Is Phone Use a Red Flag in Relationships?
Perceived inattention is a relationship killer. Here’s how to ask someone to pay attention without making them defensive.
I loved this quote about phone use as a red flag:
“[Phone use is a red flag if] they’re hanging out with you and they’re constantly on their phone […] It’s the fact that I don’t have their undivided attention — ever — that puts my hackles up.” — Megan Boley (”Are You Dating a Bucket of Red Flags?” in P.S. I Love You)
This quote reminds me of a great HuffPost article that argues that women leave men they love because the men are no longer present:
Why Women Leave Men They Love: What Every Man Needs To Know
As a marriage counsellor working with men and women in relationship crisis, I help clients navigate numerous issues…
Indeed, I have been guilty of being on my phone at the wrong time, and I am only now starting to learn the costs of being inattentive and disengaged.
I want to know when we can get a free pass, though — and I think the solution is open and honest communication without defensiveness.
Obviously we all know paying too much attention to your phone while hanging out is very rude. I think that’s true in any social situation.
But if I am deep into a second or third hour of watching TV with a friend, can I get permission to text some friends back? Or is still a red flag?
One of my goals is maintaining more close friendships, not being the most attentive TV watcher — so should I wait to text my other friends?
Personally, I’ve noticed that using my phone during TV time can provoke the same hostile response as if I were doing it during a romantic dinner.
Maybe it’s a lame excuse, but I have ADD and feel the temptation to whip out my phone whenever I get distracted, which is a lot.
For example, during a recent local concert, I wanted to text a friend, shoot a video, and write down a workout idea — all at the same time.
I only held off because of the social pressure of seeing no one else on their phones, and even then I just waited for a few minutes and did what I wanted.
I genuinely feel it’s being inauthentic to myself to not do that stuff — particularly when I’m not socializing with friends or on a date.
Sure, there are definitely times when checking your phone is a real faux pas — in social situations, and all the more so when dating.
And maybe I need to further break my habits (formed when lonely, and alone) of using my phone while out or while hanging out. (I’m doing better!)
In fact, because it’s 2020, I actively try to squelch the part of me that sees a friend on a phone and thinks “Why aren’t they paying attention to me?”
So, my question is: Is phone use really such a huge red flag?
Yes, yes it is. The research clearly shows that using a phone during a relationship is poisonous to our romantic relationships:
“[P]hubbing [a portmanteau of “phone” + “snubbing”] is basically relationship napalm. One recent study found that the behavior actually facilitates relationship dissatisfaction on an almost subconscious level by creating emotional distance between romantic partners.” — Jeremy Brown (“The Danger of Phubbing: Choosing Your Phone Over Your Relationship Will Destroy It” on Fatherly)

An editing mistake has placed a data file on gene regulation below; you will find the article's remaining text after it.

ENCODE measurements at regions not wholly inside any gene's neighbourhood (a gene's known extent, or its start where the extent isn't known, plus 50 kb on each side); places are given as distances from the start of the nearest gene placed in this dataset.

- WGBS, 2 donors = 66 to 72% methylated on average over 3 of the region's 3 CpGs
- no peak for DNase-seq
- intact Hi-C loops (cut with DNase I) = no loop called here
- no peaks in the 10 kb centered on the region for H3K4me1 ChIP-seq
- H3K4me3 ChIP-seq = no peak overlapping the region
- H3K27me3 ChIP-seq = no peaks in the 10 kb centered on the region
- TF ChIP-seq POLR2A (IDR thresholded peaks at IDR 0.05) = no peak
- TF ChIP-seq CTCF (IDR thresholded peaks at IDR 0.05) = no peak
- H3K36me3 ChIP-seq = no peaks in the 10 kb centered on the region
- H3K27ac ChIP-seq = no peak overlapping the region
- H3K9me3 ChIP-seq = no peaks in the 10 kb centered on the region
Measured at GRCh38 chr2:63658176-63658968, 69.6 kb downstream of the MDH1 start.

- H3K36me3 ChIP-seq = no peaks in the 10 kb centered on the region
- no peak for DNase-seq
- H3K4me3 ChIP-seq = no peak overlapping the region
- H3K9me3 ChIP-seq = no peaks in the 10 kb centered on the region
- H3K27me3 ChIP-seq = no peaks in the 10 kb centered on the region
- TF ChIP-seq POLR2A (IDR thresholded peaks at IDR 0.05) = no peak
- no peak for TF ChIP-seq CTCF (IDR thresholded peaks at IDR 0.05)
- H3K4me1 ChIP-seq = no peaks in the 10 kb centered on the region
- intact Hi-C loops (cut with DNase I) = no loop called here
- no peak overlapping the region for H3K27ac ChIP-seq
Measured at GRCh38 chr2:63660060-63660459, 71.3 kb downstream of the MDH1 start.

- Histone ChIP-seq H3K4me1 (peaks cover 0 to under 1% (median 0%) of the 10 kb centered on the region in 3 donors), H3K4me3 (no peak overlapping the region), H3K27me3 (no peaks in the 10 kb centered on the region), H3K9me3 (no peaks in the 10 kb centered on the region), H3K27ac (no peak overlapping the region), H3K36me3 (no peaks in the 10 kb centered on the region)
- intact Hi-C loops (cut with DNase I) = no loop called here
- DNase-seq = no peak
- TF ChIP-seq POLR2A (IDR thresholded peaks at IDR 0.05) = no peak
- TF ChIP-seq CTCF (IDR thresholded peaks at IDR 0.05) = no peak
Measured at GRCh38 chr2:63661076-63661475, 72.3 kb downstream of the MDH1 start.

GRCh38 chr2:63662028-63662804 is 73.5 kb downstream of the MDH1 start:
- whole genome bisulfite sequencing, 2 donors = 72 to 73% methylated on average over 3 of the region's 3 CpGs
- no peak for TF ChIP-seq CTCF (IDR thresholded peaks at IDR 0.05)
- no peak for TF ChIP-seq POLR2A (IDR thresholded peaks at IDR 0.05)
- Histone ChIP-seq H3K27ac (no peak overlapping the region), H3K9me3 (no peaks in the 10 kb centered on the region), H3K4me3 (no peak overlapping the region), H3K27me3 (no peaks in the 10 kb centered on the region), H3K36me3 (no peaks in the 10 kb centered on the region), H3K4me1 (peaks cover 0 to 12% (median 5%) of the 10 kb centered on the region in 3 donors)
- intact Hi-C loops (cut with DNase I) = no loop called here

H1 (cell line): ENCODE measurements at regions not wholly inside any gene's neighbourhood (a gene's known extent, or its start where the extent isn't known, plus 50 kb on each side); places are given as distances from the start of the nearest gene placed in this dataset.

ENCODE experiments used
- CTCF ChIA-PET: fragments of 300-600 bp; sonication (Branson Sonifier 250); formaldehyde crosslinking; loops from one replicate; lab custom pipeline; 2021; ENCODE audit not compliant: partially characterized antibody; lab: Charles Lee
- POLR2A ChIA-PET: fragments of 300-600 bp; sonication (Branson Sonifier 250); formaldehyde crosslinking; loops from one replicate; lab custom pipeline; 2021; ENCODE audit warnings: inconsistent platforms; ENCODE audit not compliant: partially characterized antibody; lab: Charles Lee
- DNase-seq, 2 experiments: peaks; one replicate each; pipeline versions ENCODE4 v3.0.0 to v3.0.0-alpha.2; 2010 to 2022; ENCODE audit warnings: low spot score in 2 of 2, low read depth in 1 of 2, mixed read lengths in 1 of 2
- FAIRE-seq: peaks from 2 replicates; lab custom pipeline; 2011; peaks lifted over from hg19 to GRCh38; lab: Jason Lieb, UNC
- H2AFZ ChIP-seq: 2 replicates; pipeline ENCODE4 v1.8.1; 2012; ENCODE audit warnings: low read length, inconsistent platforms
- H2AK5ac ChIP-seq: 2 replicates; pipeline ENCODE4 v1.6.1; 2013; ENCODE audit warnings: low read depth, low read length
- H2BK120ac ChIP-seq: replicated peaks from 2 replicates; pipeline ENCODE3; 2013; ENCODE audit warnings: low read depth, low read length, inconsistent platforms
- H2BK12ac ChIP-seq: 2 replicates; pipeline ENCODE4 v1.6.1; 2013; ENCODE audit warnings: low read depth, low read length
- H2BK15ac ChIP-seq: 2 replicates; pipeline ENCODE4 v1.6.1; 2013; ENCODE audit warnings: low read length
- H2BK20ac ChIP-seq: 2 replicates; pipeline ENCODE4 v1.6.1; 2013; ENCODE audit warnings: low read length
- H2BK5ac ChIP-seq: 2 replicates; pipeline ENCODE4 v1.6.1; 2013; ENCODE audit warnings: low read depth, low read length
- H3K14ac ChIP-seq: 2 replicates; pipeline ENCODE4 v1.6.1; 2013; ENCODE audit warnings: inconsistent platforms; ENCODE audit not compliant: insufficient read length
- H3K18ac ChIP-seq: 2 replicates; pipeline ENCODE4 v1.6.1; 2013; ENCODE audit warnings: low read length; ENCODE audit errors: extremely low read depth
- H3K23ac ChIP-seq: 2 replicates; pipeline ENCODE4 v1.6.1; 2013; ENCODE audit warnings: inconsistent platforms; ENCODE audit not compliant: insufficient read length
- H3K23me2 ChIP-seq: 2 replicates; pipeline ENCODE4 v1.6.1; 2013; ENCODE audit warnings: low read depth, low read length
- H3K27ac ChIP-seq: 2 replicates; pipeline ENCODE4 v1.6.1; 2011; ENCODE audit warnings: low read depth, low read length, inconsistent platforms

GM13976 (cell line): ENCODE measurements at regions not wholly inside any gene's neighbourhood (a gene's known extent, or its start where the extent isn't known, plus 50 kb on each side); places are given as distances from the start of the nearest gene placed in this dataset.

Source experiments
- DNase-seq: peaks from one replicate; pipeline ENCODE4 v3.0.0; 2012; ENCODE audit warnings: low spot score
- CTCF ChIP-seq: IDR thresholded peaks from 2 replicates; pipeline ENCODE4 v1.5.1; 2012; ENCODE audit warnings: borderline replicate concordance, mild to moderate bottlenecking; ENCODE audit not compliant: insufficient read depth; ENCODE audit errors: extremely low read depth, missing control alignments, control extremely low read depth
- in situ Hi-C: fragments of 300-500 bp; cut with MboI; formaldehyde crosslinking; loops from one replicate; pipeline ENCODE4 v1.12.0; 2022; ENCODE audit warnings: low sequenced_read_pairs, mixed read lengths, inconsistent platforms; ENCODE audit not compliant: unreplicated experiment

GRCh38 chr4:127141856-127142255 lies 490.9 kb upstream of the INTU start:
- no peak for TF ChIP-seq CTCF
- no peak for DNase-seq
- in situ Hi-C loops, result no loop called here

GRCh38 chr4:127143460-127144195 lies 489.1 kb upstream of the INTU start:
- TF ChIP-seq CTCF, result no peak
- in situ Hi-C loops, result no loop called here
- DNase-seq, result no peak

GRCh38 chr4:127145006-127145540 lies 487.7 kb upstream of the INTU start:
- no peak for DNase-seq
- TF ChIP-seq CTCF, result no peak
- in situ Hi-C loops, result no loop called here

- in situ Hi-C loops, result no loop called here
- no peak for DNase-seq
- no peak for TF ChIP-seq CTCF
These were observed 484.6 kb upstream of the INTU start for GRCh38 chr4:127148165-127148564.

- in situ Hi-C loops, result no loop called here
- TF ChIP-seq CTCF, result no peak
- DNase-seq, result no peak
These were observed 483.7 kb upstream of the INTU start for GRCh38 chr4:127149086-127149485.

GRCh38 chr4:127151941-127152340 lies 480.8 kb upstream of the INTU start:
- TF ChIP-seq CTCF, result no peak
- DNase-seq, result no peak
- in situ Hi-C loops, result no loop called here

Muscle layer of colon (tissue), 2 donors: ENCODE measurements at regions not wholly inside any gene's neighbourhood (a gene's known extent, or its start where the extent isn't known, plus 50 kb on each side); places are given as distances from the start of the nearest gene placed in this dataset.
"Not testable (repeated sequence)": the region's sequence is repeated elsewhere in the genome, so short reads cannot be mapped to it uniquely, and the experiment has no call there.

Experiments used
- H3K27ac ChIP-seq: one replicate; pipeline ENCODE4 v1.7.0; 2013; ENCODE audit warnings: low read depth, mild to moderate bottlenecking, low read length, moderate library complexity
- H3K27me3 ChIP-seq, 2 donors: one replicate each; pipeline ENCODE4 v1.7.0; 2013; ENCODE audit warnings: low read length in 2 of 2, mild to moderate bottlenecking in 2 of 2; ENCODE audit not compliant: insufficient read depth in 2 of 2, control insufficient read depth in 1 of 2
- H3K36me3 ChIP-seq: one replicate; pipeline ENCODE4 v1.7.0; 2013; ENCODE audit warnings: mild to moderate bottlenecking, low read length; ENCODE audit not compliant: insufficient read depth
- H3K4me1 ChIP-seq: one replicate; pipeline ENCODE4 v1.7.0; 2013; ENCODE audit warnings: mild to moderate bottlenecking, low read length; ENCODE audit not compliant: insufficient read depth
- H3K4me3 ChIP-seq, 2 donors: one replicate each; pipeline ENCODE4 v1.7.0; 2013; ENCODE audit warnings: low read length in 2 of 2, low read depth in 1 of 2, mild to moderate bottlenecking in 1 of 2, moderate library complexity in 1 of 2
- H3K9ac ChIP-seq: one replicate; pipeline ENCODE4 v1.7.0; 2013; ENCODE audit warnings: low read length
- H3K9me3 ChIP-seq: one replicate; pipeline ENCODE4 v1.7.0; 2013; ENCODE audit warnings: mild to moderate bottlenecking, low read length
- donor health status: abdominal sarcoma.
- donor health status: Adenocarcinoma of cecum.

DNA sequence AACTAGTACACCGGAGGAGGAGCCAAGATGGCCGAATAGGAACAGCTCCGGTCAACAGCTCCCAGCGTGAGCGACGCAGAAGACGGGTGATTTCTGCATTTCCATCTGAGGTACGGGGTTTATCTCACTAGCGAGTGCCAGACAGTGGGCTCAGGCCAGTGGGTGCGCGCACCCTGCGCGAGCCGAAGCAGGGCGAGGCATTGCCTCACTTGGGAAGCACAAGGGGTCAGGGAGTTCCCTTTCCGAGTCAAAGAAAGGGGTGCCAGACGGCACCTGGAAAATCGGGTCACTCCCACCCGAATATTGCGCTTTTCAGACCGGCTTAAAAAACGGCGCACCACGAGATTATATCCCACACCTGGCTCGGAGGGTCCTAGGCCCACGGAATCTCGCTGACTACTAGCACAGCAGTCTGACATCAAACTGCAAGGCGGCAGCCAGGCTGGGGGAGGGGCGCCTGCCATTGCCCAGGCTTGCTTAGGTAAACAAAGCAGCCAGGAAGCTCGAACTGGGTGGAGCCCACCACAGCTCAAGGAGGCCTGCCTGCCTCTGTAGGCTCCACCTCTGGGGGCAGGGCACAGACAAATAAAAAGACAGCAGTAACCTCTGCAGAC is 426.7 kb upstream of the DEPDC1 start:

So, Megan Boley’s insight is right — phone use is indeed a red flag when dating. But is the best solution asking “What are you doing?”
To me, the question “What are you doing on your phone?” invites instant defensiveness — because the question indicates mistrust.
My experience has shown that even legitimate answers like trying to coordinate with the friends we had agreed to meet out still creates the dynamic of “But you should have been paying attention to me.”
And I can concede that point when I’m out with friends, whether hanging out or dating — but when just watching another hour of TV? Give me a break.
Indeed, there is a fundamental miscommunication here — my partner (or friend) perceiving my ADD acting up as a lack of interest, while I perceive any questioning of my phone activity as spying on my phone.
And spying on someone else’s phone will blow up any relationship:
“Realize that spying on their phone highlights a lack of trust within the relationship, and will probably just result in arguments (if they find out). Remember, relationships are built on a foundation of trust. If that isn’t there, the entire structure will come crumbling down.” — Matt Lillywhite (“5 Bad Relationship Habits Most People Think are Normal in P.S. I Love You”)
It sounds like spying on someone’s phone, or even asking about their phone activity, is out. So how can we ask for the attention we deserve?
I think the solution is saying what we really mean. Something like:
Friend: “I perceive you as not being fully engaged and present because I see you looking at your phone.” NOT: “What are you doing on your phone?”
Derek: “I want to stretch my legs. I could use a few minutes outside as a change of pace to keep me engaged.” NOT: “Why do you want to know?”
I have written previously about how to take accountability when communicating, especially when we mess up:
Maybe the culprit in my case is actually the choice of boring activity (TV) that can potentially drag on for hours.
I can surely choose more fun / sociable activities that keep me engaged.
But I can also remember to keep my phone in my pocket!
We would all do well to remember Megan Boley’s point — that perceived inattention during social time is a serious slight in and of it self, even without an actual transgression (like cheating in a monogamous relationship).
So, from now, it will be “phones away” for me around others — as best as I can! In order to do so, I plan to be compassionate with myself when I slip up and communicative (open, not defensive) if I do take my phone out.